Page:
Harem anime and manga titles usually consist of a “good-for-nothing” introverted male protagonist who magically becomes the eye of affection of many charming girls. The storylines behind these series are sometimes a bit generic, but they still have their moments of being pure comedy and fun. The genre has been increasing in popularity over the years with titles like Girlfriend, Girlfriend and Nisekoi. Here are five iconic harem shows that are worth watching.
Sword Art Online
Sword Art Online focuses on a male protagonist named Kazuto “Kirito” Kirigaya who enjoys playing virtual reality games. One day, he gets trapped in the virtual world of Sword Art Online, alongside many other players. The only way to return to the real world is to defeat the final boss in the game. Along the way, he befriends and falls for another player, Asuna Yuuki.
The SAO franchise now consists of various virtual worlds where various problems arise. Kirito always plays the role of the hero in these games, and he also has at least one (or more) female protagonist supporting him in his efforts. However, none of these players can compare to Asuna. Kirito is devoted to her, always coming to her rescue and vice versa.
Arifureta: From Commonplace to World’s Strongest
In this series, Hajime Nagumo and his classmates are transported to a fantasy world, where each student is granted special magical abilities except for Hajime, who only knows basic alchemy. During a dungeon raid, one of Hajime’s classmates purposely aims their magic at Hajime, and he accidentally falls to the bottom of the dungeon. However, while stuck there, Hajime survives and becomes stronger, eventually escaping alongside the imprisoned vampire Yue and becoming a mercenary.
As the story develops, Hajime and Yue begin to have feelings for one another. Hajime and Yue's relationship blossoms as they survive and escape the lower levels of a dungeon filled with monsters. However, Hajime also slowly gains the affection of the other female characters in his party, including the rabbit girl Shea Haulia and the dragon lady Tio Klarus. However, Hajime remains loyal to Yue throughout the series.
Kyoto Animation’s Clannad is based on the Japanese visual novel developed by Key. Tomoya Okazaki is a “delinquent” high school student who dislikes his hometown and has no future aspirations. However, he has a selfless and caring personality when it comes to his friends. Tomoya befriends several female classmates, including Nagisa Furukawa, a timid girl with an unfortunate illness that forces her to depend on others. The story focuses on Tomoya's journey to self-discovery as he develops strong relationships with his peers and comes to terms with his issues and hardships.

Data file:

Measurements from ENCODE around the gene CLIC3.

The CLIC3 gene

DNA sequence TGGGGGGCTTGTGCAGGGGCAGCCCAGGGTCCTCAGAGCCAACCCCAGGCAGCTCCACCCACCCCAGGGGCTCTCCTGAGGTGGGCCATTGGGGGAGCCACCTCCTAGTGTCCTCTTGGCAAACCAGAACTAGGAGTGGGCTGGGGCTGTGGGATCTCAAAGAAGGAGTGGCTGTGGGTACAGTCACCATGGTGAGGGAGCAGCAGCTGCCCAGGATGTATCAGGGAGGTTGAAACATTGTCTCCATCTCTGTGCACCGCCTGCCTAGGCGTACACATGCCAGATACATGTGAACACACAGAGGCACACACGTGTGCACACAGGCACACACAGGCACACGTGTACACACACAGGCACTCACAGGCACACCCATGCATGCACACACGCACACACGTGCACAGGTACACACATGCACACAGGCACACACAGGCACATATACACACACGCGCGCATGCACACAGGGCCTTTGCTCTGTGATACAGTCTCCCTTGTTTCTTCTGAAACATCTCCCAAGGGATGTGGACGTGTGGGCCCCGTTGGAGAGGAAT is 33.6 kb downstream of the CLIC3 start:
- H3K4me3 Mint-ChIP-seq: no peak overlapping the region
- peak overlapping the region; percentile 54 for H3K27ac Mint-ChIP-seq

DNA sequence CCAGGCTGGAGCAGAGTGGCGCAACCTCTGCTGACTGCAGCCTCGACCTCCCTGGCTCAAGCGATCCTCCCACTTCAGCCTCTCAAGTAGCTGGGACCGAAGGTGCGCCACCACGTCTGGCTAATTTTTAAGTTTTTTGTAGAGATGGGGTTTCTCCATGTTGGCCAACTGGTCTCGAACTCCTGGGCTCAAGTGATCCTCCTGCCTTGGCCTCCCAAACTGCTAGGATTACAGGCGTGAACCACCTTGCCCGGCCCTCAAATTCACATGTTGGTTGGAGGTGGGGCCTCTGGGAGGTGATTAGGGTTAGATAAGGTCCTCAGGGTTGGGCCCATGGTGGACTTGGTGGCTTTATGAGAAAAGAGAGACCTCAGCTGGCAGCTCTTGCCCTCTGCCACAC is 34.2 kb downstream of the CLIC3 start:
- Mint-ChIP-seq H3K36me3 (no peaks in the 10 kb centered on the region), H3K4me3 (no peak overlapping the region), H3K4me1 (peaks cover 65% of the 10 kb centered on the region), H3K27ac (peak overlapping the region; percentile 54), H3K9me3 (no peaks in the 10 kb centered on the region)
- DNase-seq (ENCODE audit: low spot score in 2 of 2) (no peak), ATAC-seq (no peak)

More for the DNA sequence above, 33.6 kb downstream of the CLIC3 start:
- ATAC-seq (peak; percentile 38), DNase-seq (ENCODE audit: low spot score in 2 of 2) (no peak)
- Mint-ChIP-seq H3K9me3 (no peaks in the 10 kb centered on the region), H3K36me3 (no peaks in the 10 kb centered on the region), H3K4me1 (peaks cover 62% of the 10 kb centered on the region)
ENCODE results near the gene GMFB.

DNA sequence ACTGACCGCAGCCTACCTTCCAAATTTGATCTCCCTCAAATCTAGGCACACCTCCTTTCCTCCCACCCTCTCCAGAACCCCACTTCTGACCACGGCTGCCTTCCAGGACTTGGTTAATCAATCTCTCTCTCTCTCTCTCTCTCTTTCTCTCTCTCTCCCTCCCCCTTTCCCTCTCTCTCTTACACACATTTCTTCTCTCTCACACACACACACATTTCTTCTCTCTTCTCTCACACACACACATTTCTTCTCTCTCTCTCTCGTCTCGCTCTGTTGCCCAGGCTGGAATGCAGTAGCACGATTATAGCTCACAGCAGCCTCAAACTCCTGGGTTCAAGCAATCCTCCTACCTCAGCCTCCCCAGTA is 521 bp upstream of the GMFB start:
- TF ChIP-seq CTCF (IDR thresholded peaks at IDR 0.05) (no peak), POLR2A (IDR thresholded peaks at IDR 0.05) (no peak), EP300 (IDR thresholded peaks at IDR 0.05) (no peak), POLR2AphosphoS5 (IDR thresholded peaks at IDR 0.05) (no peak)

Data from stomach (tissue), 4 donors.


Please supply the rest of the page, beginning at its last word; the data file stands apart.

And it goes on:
Clannad is an emotional rollercoaster. The series' main romantic storyline is between Tomoya and Nagisa, and although Tomoya has intimate moments with many supporting female characters, these tend to be selfless acts of friendship rather than anything romantic. Tomoya’s interactions with the other characters showcase his individual growth as a man, but these interactions also strengthen his bond with Nagisa as she helps him solve their peers’ problems.
The Quintessential Quintuplets
Negi Haruba’s The Quintessential Quintuplets is a romantic comedy harem series centered around a high school boy named Futaro Uesugi, who tutors five identical quintuplet sisters with varying personalities. Futaro becomes a tutor for the Nakano family to pay off his father’s debt. All five Nakano sisters have horrible academic grades, and they initially aren't thrilled to have Futaro as a tutor. Eventually though, Futaro’s persistence leads the sisters to accept him as their tutor. Futaro slowly forms strong bonds with each girl, which leads to a glimpse into the future where Futaro actually marries one of them.
Harem anime usually provide open-ended conclusions, where viewers aren’t sure who the main protagonist ends up with, or else shows only imply a possible romantic relationship between the protagonist and one of the supporting characters. However, The Quintessential Quintuplets guarantees the audience a happy ending, resulting in viewers trying to figure out who Futaro’s future bride-to-be is throughout each episode.
Last but not least, School Days is based on a Japanese visual novel of the same name. Makoto Itou is a first-year high school student who has a crush on his soft-spoken classmate Kotonoha Katsura. To win her affections, Makoto gets dating advice from his classmate Sekai Saionji, who eventually takes an interest in Makoto after he gets into a relationship with Kotonoha. Soon after, Makoto gets caught up in his dating life as he starts dating two girls at once.
Many fans have found themselves frustrated by the characterization of Makoto, who is your standard “player.” He not only dates Sekai and Kotonoha, but also flirts and sleeps with other female classmates. One could see Makoto as enjoying his youth, but at the same time, he causes emotional and mental trauma for the girls he befriends. School Days is the ultimate harem that gives an exaggerated dramatic conclusion of what happens if you date more than one girl at once.